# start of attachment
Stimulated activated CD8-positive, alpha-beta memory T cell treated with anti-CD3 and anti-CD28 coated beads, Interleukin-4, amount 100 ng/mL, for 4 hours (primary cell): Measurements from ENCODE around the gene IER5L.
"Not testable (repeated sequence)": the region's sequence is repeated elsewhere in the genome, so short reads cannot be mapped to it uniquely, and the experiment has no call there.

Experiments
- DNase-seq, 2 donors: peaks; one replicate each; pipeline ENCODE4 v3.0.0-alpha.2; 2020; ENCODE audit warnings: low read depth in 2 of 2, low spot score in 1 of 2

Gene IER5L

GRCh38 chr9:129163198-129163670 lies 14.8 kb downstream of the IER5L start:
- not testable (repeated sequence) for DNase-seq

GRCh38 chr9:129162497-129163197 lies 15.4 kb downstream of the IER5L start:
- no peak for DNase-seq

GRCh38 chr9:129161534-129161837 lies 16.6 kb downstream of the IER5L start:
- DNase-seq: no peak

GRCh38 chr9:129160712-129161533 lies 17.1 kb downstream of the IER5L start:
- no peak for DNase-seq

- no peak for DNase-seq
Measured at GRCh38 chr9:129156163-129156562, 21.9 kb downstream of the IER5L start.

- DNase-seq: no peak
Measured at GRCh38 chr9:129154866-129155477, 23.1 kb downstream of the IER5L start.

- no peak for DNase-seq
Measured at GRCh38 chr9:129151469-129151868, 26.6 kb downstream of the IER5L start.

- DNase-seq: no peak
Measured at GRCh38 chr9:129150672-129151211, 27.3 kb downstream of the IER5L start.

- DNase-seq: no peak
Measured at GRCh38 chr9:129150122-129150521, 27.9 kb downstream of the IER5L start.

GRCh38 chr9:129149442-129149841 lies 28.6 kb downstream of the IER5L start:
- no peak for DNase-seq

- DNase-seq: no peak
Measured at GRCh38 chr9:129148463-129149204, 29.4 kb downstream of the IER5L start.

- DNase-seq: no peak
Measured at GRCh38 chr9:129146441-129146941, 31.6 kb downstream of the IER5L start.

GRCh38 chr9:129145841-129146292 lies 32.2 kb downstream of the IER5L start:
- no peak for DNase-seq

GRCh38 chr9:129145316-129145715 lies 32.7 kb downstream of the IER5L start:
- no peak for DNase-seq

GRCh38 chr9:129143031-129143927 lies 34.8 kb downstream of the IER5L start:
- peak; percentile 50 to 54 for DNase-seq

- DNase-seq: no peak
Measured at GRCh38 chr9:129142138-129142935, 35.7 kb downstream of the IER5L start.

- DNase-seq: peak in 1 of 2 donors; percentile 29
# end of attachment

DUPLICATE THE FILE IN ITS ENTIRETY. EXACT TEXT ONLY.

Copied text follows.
Stimulated activated CD8-positive, alpha-beta memory T cell treated with anti-CD3 and anti-CD28 coated beads, Interleukin-4, amount 100 ng/mL, for 4 hours (primary cell): Measurements from ENCODE around the gene IER5L.
"Not testable (repeated sequence)": the region's sequence is repeated elsewhere in the genome, so short reads cannot be mapped to it uniquely, and the experiment has no call there.

Experiments
- DNase-seq, 2 donors: peaks; one replicate each; pipeline ENCODE4 v3.0.0-alpha.2; 2020; ENCODE audit warnings: low read depth in 2 of 2, low spot score in 1 of 2

Gene IER5L

GRCh38 chr9:129163198-129163670 lies 14.8 kb downstream of the IER5L start:
- not testable (repeated sequence) for DNase-seq

GRCh38 chr9:129162497-129163197 lies 15.4 kb downstream of the IER5L start:
- no peak for DNase-seq

GRCh38 chr9:129161534-129161837 lies 16.6 kb downstream of the IER5L start:
- DNase-seq: no peak

GRCh38 chr9:129160712-129161533 lies 17.1 kb downstream of the IER5L start:
- no peak for DNase-seq

- no peak for DNase-seq
Measured at GRCh38 chr9:129156163-129156562, 21.9 kb downstream of the IER5L start.

- DNase-seq: no peak
Measured at GRCh38 chr9:129154866-129155477, 23.1 kb downstream of the IER5L start.

- no peak for DNase-seq
Measured at GRCh38 chr9:129151469-129151868, 26.6 kb downstream of the IER5L start.

- DNase-seq: no peak
Measured at GRCh38 chr9:129150672-129151211, 27.3 kb downstream of the IER5L start.

- DNase-seq: no peak
Measured at GRCh38 chr9:129150122-129150521, 27.9 kb downstream of the IER5L start.

GRCh38 chr9:129149442-129149841 lies 28.6 kb downstream of the IER5L start:
- no peak for DNase-seq

- DNase-seq: no peak
Measured at GRCh38 chr9:129148463-129149204, 29.4 kb downstream of the IER5L start.

- DNase-seq: no peak
Measured at GRCh38 chr9:129146441-129146941, 31.6 kb downstream of the IER5L start.

GRCh38 chr9:129145841-129146292 lies 32.2 kb downstream of the IER5L start:
- no peak for DNase-seq

GRCh38 chr9:129145316-129145715 lies 32.7 kb downstream of the IER5L start:
- no peak for DNase-seq

GRCh38 chr9:129143031-129143927 lies 34.8 kb downstream of the IER5L start:
- peak; percentile 50 to 54 for DNase-seq

- DNase-seq: no peak
Measured at GRCh38 chr9:129142138-129142935, 35.7 kb downstream of the IER5L start.

- DNase-seq: peak in 1 of 2 donors; percentile 29